Diocesan News

The Priestly Vocation He Dreamed of as a Boy is About to Come True

One of the great roles of a deacon is the opportunity to baptize babies, Deacon Luis Marquez said. “To welcome someone into the faith brings great joy,” he explained.

DYKER HEIGHTS — Luis Marquez was teaching at New Jersey City University several years ago when he came across a young woman in tears in the university library. It was a vulnerable time in her life, as she had just learned she was pregnant. At the moment Marquez encountered her, she was thinking about getting an abortion.

Marquez sat with her, listened to her, and suggested that she try to keep in mind that the child she was carrying would call her “Mom” and how wonderful that would be. 

The woman turned to him and asked him if he had ever considered becoming a priest. He would be a good one, she told him. Ten months later, he ran into the woman again. This time, she had her infant son with her. She had decided not to have the abortion after all.

The woman’s question turned out to be prescient. For indeed, Marquez, who is now 38, is on his way toward becoming a priest in the Diocese of Brooklyn.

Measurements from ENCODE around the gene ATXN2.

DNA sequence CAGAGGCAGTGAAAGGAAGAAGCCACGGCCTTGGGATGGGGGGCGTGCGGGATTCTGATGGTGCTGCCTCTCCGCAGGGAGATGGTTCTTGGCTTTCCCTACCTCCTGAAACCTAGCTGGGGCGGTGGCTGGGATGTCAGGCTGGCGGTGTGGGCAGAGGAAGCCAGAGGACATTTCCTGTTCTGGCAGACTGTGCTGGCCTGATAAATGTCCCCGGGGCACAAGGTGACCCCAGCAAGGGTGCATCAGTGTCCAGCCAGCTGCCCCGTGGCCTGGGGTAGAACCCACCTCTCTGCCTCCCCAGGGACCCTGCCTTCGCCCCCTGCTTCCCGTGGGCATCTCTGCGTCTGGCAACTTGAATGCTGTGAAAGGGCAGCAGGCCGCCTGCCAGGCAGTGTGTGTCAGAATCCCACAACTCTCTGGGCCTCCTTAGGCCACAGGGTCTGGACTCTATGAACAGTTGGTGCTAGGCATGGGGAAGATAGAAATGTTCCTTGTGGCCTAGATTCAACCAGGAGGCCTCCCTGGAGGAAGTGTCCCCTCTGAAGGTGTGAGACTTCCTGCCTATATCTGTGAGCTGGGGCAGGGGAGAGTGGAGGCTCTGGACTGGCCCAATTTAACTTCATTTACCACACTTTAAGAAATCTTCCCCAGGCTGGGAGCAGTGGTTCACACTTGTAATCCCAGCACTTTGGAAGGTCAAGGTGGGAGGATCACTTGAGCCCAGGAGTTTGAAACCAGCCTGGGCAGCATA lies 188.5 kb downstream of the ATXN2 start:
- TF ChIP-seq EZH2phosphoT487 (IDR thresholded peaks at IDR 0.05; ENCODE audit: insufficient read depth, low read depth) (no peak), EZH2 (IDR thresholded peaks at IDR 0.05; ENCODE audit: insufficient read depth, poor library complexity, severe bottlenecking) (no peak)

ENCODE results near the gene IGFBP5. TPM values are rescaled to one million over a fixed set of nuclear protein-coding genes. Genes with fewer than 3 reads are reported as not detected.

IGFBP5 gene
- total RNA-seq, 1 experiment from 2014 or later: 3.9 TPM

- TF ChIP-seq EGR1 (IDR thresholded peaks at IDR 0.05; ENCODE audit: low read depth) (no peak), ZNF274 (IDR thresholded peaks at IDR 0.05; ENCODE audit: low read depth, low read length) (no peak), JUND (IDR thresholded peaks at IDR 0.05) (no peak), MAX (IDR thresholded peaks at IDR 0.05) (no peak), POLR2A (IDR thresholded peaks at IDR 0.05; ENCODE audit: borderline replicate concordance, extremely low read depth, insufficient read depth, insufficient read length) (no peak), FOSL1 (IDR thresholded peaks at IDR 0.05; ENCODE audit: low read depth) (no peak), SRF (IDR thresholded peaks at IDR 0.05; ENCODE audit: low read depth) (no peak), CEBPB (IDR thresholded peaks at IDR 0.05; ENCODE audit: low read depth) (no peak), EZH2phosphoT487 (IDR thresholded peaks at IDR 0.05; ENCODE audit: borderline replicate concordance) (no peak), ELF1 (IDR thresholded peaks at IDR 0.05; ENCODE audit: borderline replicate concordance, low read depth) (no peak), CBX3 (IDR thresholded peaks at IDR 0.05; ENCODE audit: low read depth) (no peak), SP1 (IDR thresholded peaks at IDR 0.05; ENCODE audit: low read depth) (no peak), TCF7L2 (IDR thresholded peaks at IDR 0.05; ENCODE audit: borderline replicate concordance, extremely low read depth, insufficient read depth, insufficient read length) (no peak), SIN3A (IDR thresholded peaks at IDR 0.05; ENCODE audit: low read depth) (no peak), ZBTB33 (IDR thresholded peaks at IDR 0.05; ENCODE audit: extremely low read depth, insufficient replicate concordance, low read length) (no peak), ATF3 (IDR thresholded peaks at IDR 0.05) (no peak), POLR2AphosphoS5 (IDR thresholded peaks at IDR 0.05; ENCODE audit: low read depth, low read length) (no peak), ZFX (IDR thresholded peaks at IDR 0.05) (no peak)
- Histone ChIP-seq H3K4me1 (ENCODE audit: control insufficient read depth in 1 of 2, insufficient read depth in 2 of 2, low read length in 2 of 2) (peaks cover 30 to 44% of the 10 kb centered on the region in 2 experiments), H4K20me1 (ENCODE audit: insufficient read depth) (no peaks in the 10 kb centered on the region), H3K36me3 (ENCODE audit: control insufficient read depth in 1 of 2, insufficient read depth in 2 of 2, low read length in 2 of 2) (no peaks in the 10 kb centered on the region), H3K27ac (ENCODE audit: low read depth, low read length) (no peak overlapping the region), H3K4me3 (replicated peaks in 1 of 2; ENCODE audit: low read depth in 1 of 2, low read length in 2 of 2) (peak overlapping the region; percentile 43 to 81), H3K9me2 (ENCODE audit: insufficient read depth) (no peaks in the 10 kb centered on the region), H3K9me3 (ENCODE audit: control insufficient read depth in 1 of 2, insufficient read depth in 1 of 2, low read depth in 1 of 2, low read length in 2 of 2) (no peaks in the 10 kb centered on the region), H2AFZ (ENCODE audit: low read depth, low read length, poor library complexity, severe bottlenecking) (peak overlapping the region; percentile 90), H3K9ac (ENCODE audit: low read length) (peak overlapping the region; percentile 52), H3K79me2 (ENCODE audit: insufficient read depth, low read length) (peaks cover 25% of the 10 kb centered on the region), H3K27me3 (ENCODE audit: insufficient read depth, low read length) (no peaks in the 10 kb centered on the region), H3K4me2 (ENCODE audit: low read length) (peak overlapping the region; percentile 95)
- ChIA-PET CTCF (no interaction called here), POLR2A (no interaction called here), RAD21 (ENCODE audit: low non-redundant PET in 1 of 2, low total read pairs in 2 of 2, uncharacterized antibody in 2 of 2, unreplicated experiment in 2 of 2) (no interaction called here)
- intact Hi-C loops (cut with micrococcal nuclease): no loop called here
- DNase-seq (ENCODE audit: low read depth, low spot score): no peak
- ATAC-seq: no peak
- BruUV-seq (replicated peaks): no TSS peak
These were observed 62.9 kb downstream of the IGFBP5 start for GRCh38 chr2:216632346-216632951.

He is one of four men who will be ordained by Bishop Robert Brennan on Saturday, June 1, at the Co-Cathedral of St. Joseph. He was ordained as a transitional deacon in 2023 and got a taste of parish life by serving at St. Ephrem Church in Dyker Heights over the summer of 2023 before returning to Pope St. Pope XXIII Seminary in Weston, Massachusetts to complete his studies.

While the encounter he had with the woman in the library was memorable for him, it wasn’t the first time he had thought about the priesthood. In fact, his desire to join the clergy started in childhood in his native Colombia.

Born and raised in Medellin, the second largest city in Colombia, he recalled how his father, also named Luis, had always nudged him toward the priesthood. 

Even as a little boy, Luis Marquez received encouragement from his father Luis to become a priest. Here is a Marquez family photo of Luis, his father Luis, his mother Luz, and his two sisters. (Photos: Courtesy of Deacon Luis Marquez)